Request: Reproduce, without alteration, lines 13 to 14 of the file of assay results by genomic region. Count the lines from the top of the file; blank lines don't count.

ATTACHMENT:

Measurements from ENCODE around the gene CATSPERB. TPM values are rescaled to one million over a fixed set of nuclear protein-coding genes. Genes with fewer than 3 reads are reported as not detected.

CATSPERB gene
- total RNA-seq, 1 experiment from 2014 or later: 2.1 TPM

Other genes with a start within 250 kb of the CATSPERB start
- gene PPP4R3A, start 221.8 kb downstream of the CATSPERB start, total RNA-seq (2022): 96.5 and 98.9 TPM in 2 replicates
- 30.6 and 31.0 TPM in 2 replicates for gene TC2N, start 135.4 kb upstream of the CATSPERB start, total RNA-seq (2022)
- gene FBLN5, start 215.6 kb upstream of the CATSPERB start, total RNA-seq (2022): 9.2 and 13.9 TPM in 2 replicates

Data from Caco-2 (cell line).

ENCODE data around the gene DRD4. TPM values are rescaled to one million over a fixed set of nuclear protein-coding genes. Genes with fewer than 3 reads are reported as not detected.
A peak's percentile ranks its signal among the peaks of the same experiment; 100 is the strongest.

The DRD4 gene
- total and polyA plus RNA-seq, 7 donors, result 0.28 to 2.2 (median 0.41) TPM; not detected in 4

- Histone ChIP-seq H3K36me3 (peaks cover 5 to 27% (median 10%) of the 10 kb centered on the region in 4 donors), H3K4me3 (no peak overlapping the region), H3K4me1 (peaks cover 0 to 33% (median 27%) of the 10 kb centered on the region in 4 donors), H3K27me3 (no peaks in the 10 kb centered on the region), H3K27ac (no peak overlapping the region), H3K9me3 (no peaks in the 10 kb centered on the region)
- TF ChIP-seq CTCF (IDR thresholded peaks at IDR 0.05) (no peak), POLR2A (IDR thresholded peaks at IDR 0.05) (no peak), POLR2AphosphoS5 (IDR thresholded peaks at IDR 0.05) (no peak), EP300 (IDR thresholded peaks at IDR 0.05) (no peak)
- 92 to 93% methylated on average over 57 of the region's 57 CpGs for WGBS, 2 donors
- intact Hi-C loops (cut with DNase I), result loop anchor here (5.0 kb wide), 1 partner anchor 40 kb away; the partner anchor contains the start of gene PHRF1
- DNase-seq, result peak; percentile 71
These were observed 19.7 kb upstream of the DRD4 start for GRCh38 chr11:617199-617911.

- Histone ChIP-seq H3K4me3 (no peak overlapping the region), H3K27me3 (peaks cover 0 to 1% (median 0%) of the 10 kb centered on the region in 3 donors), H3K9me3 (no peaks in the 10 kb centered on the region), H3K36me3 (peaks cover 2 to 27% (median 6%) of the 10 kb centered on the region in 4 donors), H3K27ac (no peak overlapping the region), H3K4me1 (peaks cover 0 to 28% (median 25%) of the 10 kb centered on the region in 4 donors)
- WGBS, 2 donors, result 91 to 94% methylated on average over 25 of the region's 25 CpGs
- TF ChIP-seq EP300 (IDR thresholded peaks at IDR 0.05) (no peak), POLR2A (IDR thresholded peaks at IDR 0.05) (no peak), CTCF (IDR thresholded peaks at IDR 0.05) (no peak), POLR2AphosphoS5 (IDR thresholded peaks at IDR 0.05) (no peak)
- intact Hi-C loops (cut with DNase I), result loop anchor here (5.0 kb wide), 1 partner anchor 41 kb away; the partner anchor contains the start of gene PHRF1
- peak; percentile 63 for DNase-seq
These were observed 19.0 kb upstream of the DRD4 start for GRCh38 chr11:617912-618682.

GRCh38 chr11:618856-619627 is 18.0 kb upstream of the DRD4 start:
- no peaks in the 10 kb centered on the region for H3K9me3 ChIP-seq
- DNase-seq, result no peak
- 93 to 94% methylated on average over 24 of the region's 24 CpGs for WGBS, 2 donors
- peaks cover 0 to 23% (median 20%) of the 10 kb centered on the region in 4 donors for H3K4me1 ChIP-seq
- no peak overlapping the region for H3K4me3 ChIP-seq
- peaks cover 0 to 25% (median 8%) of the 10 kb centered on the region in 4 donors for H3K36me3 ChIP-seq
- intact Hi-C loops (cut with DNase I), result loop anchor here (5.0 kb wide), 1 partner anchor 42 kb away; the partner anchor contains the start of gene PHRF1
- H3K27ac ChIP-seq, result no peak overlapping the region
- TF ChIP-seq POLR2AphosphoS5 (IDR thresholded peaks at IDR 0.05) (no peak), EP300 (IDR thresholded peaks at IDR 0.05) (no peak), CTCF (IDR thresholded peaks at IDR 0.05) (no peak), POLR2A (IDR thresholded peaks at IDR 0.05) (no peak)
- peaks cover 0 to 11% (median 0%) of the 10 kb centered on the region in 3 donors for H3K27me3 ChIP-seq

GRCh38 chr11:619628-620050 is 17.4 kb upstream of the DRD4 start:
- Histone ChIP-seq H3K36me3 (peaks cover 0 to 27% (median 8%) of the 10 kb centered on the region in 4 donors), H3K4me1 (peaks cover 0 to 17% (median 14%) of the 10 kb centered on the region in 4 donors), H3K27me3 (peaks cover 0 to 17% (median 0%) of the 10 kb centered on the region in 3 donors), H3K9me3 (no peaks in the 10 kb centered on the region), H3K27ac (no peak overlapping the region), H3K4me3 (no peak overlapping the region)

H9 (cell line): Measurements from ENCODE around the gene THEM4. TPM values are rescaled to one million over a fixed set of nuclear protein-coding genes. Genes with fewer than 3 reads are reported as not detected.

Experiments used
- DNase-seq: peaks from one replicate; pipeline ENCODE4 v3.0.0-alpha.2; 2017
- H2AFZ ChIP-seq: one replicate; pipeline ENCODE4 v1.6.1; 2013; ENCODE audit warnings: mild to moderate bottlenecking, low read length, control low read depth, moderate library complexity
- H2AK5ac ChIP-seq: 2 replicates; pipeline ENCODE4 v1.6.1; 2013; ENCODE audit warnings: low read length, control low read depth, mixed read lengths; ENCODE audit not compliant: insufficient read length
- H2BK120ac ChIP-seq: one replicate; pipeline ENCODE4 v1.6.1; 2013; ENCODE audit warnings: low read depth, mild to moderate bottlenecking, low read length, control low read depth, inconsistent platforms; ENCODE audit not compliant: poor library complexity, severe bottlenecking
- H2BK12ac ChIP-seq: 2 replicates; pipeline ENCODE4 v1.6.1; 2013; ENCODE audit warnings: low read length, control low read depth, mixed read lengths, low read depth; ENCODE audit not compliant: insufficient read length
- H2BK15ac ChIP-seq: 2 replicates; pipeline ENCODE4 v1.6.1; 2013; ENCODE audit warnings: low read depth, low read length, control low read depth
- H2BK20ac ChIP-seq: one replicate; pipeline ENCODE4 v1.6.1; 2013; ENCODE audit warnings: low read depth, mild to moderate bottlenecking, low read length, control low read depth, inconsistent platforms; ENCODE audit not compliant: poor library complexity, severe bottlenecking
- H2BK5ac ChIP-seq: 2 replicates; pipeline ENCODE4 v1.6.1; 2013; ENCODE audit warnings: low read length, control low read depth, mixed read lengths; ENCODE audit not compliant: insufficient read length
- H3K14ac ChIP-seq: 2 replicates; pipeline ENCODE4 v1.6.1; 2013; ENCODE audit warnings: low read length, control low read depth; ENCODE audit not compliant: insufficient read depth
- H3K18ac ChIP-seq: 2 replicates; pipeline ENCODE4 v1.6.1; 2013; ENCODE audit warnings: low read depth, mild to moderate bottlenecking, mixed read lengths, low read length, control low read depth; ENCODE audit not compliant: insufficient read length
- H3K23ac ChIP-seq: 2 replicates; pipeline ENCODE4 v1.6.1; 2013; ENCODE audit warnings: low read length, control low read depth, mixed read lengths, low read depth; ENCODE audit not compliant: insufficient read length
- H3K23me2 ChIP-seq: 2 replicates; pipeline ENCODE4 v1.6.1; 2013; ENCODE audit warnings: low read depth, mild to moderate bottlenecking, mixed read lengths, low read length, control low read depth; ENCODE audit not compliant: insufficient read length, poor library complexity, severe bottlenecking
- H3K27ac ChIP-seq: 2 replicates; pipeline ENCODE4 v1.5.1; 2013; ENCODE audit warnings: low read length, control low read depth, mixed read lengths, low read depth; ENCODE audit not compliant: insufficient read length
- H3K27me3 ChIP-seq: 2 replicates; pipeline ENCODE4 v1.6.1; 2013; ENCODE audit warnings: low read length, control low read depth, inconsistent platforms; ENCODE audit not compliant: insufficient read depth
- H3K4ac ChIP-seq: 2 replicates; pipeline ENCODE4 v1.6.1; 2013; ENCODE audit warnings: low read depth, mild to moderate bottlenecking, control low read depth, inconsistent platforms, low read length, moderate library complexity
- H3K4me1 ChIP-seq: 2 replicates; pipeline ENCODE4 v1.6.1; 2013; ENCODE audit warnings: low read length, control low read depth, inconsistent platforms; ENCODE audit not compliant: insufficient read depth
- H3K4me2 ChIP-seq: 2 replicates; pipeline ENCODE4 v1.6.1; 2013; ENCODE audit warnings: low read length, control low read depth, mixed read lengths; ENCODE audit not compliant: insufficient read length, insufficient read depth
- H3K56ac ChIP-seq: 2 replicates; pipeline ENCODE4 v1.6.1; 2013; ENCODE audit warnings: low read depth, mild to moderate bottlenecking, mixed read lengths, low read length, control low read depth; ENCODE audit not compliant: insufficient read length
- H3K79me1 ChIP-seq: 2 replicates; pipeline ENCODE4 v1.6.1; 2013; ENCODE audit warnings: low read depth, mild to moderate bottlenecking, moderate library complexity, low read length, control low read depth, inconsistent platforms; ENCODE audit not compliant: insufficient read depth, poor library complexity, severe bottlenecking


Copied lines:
- Histone ChIP-seq H3K36me3 (peaks cover 5 to 27% (median 10%) of the 10 kb centered on the region in 4 donors), H3K4me3 (no peak overlapping the region), H3K4me1 (peaks cover 0 to 33% (median 27%) of the 10 kb centered on the region in 4 donors), H3K27me3 (no peaks in the 10 kb centered on the region), H3K27ac (no peak overlapping the region), H3K9me3 (no peaks in the 10 kb centered on the region)
- TF ChIP-seq CTCF (IDR thresholded peaks at IDR 0.05) (no peak), POLR2A (IDR thresholded peaks at IDR 0.05) (no peak), POLR2AphosphoS5 (IDR thresholded peaks at IDR 0.05) (no peak), EP300 (IDR thresholded peaks at IDR 0.05) (no peak)